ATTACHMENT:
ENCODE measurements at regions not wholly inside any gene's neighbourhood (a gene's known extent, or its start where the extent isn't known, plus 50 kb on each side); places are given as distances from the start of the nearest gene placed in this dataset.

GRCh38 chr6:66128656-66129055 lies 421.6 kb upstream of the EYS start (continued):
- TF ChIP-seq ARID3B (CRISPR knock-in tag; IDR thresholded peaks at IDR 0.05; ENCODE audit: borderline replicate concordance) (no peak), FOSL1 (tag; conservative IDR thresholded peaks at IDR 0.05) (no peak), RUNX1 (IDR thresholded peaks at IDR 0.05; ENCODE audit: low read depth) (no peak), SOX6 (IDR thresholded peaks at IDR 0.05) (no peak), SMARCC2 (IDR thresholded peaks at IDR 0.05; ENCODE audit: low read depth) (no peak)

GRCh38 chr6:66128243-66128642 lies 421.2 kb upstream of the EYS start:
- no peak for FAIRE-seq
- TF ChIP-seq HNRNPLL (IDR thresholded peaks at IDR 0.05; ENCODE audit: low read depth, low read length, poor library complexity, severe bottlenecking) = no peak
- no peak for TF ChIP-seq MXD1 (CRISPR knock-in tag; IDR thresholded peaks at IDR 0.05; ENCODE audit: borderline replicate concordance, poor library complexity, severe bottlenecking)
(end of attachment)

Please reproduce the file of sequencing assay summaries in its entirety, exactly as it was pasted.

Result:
ENCODE measurements at regions not wholly inside any gene's neighbourhood (a gene's known extent, or its start where the extent isn't known, plus 50 kb on each side); places are given as distances from the start of the nearest gene placed in this dataset.

GRCh38 chr6:66128656-66129055 lies 421.6 kb upstream of the EYS start (continued):
- TF ChIP-seq ARID3B (CRISPR knock-in tag; IDR thresholded peaks at IDR 0.05; ENCODE audit: borderline replicate concordance) (no peak), FOSL1 (tag; conservative IDR thresholded peaks at IDR 0.05) (no peak), RUNX1 (IDR thresholded peaks at IDR 0.05; ENCODE audit: low read depth) (no peak), SOX6 (IDR thresholded peaks at IDR 0.05) (no peak), SMARCC2 (IDR thresholded peaks at IDR 0.05; ENCODE audit: low read depth) (no peak)

GRCh38 chr6:66128243-66128642 lies 421.2 kb upstream of the EYS start:
- no peak for FAIRE-seq
- TF ChIP-seq HNRNPLL (IDR thresholded peaks at IDR 0.05; ENCODE audit: low read depth, low read length, poor library complexity, severe bottlenecking) = no peak
- no peak for TF ChIP-seq MXD1 (CRISPR knock-in tag; IDR thresholded peaks at IDR 0.05; ENCODE audit: borderline replicate concordance, poor library complexity, severe bottlenecking)